That's because of the filibuster, the now widely-used practice of keeping debate going in perpetuity on a bill in order to kill it. Under Senate rules, the only way to defeat a filibuster is to get 60 votes – nine more than you would need simply to pass the measure.
The filibuster is a self-imposed Senate rule, and, as James Fallows details here, it hasn't always been such a factor in Senate business. Filibustering was rare for most of the Senate's first two centuries, though perhaps more effective; for much of that period, backers needed 67 votes to overcome a filibuster.
The Senate changed the rules in 1975, so that it would only take 60 votes to overcome a filibuster. Not too long after that – beginning roughly around the time Bill Clinton came into office – filibustering went from a rare maneuver to common practice. It's been particularly popular among Senate Republicans in the most recent Congress, as Norman Ornstein illustrates here.
"Republicans have invoked filibusters or used other delaying tactics on controversial issues like Medicare prescription drugs, the war in Iraq, and domestic surveillance—and on non-controversial issues like ethics reform and electronic campaign disclosure," he notes.
Now there is growing momentum to change the filibuster rule – which, opponents are quick to point out, is not written into the Constitution. Earlier this month, Sen. Tom Harkin (D-Iowa) told reporters he is considering re-introducing a bill to significantly soften the power of the filibuster.
Harkin first introduced his bill in 1995 – with Connecticut independent Sen. Joe Lieberman as a co-sponsor. Lieberman, of course, recently leveraged the threat of not voting with Democrats in order to get major concessions on the health care bill, something he would not have been able to do without the current filibuster rules.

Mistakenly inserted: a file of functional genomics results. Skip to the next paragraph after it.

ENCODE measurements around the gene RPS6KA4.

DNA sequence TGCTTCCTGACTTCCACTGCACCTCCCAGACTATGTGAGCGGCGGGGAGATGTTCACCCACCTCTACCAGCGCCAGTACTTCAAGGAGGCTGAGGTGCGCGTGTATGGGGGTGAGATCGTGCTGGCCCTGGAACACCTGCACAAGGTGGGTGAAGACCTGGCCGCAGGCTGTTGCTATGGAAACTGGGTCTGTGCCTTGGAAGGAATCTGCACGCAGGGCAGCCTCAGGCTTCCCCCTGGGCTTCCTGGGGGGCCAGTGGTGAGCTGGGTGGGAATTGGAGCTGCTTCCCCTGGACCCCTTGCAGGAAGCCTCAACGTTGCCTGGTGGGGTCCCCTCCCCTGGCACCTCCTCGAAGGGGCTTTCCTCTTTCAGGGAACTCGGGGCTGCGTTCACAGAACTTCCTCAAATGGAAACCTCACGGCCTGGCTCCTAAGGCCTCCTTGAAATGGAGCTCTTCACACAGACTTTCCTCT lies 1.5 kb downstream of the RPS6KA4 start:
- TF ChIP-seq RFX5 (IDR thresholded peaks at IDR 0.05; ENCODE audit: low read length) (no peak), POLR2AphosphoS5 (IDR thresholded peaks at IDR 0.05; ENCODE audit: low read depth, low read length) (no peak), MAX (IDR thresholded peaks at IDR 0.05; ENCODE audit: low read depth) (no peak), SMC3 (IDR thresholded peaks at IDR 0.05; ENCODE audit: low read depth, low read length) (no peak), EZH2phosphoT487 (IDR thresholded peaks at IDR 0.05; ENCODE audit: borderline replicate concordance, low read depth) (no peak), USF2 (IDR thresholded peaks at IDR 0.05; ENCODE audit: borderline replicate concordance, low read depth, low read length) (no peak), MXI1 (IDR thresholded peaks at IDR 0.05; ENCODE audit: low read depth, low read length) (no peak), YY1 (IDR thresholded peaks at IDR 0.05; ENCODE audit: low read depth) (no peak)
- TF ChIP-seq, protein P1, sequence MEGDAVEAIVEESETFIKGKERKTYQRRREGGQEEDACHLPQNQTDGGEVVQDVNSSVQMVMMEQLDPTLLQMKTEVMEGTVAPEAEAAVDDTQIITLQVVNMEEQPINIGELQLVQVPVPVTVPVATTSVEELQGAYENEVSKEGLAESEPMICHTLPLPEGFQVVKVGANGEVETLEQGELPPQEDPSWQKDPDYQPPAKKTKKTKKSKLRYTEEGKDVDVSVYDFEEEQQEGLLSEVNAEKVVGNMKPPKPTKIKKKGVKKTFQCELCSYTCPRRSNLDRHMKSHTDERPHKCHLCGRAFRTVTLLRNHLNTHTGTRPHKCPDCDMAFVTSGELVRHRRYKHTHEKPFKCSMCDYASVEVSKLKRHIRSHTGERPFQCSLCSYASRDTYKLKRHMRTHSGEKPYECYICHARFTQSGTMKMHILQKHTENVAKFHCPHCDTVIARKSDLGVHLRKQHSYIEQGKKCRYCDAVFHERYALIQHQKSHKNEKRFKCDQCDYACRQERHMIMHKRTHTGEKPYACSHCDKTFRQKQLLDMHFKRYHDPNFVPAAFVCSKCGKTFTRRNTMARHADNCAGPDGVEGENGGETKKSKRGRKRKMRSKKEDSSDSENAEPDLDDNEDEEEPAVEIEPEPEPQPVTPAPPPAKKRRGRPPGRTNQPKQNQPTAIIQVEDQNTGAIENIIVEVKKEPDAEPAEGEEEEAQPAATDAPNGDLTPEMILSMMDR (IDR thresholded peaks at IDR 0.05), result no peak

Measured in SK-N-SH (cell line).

Harkin's bill keeps the 60-vote rule for the first vote but lessens it with each subsequent vote – after a week of debate, he suggested, the number of votes needed to defeat a filibuster would drop to 57. That process would continue until the simple majority of 51 votes was needed to end debate.
New York Times columnist Paul Krugman is among those calling for an end to the current filibuster rule, which he suggested in a column effectively paralyzes a Congress that needs to deal with major issues like climate change, financial reform and the budget deficit.
"Nobody should meddle lightly with long-established parliamentary procedure," he writes. "But our current situation is unprecedented: America is caught between severe problems that must be addressed and a minority party determined to block action on every front."
Changing the rule would not be easy no matter who is in power, since the minority party would fiercely object – and, indeed, likely filibuster the effort. But since Democrats currently have a so-called "supermajority," a caucus made up of 60 votes, it's not inconceivable that they could do so. And that would mean they would have a far easier time passing their legislative agenda than they do under the current system.
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